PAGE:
On "Tezukayama," the drums and synth duo draw on Matt Aguiluz's experience in Japan to create a lovely half-hour of art pop. 

a living soundtrack cover art
"Tezukayama" by A Living Soundtrack

Matt Aguiluz of A Living Soundtrack lived in Japan from 2011 to 2013, and while there he was involved in a life-threatening car accident when a passenger van he and his wife were on collided with a dump truck. Two people on the van died and Aguiluz had to be hospitalized with ruptured intestines. That experience led to Tezukayama, the new, half-hour long EP from the electronic duo—the first since 2011. 

You might get the Japan part of Tezukayama’s backstory listening to it. The synths from different eras is a giveaway, and they actually mimic the sound of a koto in “Renketsu no Katsudai.” The car accident is less obvious because there’s little trauma in the EP’s sound. Instead, it often percolates in a psychedelic, dreamy, electronic haze. Maybe it mirrors the narcotics, or maybe the music soundtracks Aguiluz’s experience in a less literal way. For that reason, Tezukayama stands on its own. Listeners don’t need to know what inspired it to appreciate the EP.

Throughout, sonic textures layer atop one another to create a synthetic sound that evokes not the future but a high-gloss, present-day cityscape. Marshall Flaig’s percussion loops crackle with street energy that pushes along the interlocking melodic and harmonic patterns played by Aguiluz. “Nanika ni Yoru” sets skittering percussion against a fragile, 8-bit melody that carries just enough melancholy to temper the fluorescent brightness of the chiptune notes. “Kuramo Kodo” uses an ‘80s synth funk bass to construct a groove under a robotically processed voice, and the combination brings to mind Pittsburgh psych-funk fans Black Moth Super Rainbow.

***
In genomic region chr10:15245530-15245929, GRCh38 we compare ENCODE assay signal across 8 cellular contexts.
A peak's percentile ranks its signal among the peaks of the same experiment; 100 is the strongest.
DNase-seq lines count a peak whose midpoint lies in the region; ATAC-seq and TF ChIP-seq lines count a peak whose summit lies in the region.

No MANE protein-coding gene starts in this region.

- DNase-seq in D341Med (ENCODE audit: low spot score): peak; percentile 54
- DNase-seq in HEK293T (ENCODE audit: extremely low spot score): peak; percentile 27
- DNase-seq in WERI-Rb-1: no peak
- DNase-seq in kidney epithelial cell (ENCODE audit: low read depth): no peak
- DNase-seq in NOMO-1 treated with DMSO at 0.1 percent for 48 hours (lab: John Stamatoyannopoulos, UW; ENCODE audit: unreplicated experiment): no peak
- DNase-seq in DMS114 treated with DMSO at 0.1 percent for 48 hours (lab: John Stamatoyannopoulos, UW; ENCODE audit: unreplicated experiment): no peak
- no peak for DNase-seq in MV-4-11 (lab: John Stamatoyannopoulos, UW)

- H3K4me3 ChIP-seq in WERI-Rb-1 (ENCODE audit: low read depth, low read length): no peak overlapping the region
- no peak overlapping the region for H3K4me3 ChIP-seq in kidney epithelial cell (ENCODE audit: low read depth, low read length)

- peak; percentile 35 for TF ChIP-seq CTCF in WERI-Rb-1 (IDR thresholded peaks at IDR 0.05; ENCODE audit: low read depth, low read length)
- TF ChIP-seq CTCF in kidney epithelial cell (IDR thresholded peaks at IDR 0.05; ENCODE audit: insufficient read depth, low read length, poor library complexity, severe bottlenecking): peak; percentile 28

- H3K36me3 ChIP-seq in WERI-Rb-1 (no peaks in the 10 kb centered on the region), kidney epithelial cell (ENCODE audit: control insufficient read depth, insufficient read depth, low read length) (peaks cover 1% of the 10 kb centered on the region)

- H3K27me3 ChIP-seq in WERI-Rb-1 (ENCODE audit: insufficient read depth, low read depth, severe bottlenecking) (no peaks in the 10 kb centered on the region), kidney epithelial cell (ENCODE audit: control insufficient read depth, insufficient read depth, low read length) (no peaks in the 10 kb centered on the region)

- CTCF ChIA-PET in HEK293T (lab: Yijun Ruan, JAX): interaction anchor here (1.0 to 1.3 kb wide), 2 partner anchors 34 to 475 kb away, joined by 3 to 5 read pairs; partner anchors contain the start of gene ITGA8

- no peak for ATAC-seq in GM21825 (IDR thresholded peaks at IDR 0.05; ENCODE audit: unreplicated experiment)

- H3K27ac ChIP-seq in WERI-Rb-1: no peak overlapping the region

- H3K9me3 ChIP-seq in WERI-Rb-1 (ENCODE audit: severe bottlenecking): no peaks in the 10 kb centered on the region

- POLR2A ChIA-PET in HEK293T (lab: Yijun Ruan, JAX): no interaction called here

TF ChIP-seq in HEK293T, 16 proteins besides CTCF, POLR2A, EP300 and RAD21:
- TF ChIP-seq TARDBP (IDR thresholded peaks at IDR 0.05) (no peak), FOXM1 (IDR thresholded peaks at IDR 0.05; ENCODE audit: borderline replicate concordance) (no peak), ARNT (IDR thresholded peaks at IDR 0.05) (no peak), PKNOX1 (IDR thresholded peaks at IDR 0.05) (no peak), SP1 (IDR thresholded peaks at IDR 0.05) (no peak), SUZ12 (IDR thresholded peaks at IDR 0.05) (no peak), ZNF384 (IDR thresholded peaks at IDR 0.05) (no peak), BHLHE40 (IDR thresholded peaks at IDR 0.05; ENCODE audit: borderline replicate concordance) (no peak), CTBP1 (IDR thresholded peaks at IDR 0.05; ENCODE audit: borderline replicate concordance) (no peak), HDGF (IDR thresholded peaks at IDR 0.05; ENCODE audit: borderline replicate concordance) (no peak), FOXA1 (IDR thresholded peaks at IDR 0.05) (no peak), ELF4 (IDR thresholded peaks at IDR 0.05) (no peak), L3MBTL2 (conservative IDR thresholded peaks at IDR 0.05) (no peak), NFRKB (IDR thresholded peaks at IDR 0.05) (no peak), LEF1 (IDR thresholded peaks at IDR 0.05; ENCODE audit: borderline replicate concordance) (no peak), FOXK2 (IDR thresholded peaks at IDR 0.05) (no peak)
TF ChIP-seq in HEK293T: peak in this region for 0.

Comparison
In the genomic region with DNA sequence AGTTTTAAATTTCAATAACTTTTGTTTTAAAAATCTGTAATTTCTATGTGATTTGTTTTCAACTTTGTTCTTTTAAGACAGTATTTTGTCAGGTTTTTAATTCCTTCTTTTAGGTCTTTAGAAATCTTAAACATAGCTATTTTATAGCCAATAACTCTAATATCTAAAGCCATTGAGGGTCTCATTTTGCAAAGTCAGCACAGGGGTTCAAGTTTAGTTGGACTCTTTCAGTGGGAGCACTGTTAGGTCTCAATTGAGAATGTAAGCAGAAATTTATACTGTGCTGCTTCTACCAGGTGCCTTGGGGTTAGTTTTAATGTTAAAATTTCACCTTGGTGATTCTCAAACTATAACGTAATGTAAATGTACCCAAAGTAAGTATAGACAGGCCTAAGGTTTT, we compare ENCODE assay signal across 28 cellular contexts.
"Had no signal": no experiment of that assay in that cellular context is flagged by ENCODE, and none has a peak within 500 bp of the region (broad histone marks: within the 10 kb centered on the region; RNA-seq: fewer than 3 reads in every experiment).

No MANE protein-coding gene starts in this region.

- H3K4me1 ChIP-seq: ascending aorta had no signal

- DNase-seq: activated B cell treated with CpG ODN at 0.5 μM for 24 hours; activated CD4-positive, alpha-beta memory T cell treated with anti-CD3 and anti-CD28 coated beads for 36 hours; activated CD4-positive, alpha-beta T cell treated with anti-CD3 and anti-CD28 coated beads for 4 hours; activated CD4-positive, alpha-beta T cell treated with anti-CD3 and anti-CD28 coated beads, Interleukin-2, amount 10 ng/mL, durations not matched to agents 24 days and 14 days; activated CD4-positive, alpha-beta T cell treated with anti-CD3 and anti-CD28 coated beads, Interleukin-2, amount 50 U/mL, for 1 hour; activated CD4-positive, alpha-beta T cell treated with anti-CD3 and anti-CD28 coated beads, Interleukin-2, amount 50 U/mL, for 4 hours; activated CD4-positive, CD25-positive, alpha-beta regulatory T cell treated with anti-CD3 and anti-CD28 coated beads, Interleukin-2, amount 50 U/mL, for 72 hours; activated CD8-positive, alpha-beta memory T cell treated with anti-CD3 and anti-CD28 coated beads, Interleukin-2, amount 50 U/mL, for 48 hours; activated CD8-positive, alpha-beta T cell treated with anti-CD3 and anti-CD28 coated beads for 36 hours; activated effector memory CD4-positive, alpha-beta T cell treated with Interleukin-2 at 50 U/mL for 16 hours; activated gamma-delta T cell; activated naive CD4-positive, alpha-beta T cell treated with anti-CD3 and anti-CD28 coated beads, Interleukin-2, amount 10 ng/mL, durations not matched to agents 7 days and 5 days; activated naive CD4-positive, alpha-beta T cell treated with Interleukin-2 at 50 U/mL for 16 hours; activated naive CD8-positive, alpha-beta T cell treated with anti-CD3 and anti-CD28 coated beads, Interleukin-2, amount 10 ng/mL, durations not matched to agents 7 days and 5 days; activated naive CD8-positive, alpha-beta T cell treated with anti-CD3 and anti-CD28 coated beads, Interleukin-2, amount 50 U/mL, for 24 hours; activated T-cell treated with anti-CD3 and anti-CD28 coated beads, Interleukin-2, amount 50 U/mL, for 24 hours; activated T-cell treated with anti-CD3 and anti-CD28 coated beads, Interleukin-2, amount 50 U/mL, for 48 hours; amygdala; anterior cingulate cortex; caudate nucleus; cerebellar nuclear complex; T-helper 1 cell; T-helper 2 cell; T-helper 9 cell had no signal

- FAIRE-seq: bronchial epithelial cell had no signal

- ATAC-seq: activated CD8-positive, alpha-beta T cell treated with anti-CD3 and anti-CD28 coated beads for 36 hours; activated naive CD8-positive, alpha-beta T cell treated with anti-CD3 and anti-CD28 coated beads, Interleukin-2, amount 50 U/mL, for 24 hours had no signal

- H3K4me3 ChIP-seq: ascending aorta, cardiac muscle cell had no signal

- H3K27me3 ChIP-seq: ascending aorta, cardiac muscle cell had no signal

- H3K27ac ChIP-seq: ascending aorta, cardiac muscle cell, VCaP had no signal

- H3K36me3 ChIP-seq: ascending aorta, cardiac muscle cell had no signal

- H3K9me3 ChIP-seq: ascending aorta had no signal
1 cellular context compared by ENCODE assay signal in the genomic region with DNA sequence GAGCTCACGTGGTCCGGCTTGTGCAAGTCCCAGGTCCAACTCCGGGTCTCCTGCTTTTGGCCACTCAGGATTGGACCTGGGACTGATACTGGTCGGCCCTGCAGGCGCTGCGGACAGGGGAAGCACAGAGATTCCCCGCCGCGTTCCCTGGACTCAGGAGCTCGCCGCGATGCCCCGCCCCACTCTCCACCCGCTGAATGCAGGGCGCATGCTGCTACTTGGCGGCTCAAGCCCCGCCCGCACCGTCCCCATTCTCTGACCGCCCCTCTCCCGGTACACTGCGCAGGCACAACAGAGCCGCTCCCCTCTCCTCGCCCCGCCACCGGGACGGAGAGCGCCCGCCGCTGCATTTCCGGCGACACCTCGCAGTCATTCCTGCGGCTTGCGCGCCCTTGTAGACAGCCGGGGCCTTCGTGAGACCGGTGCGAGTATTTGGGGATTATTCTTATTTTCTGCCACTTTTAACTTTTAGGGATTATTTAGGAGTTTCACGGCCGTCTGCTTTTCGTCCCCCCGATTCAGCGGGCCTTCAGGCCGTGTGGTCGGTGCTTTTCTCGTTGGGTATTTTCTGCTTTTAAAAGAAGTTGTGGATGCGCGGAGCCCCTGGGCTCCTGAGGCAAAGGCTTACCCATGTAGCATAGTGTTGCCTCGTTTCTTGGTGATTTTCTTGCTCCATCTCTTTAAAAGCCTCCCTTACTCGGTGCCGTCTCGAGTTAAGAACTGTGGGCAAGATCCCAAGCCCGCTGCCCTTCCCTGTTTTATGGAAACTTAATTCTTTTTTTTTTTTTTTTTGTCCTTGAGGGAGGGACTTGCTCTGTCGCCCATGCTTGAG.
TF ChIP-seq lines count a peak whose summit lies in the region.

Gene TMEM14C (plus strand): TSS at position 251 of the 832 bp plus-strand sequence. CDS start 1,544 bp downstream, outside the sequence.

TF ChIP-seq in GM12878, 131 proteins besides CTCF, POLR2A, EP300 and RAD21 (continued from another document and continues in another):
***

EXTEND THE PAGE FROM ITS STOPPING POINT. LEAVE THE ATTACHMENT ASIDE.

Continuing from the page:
That vibe is new for A Living Soundtrack. "Video Game, The Movie" from 2011's How to Grow a City is the closest track to those on Tezukayama, but then the 8-bit melody was the focal point. Tezukayama presents that sound as part of the EP's broad sonic palate. Fewer tracks feature moments that sound like samples, and there are fewer nods in the direction of actual soundtrack music. Despite its name, A Living Soundtrack isn't really in the soundtrack business. Certainly on Tezukayama, the core impulses are too pop to work as a conventional soundtrack. The new EP is inspired by real events the same way that a million love songs are, and the songs were crafted into stand-alone pieces of music in the same way all those love songs were. The band’s name invites listeners to take A Living Soundtrack at its word, but Tezukayama is simply beautiful, engaging art pop.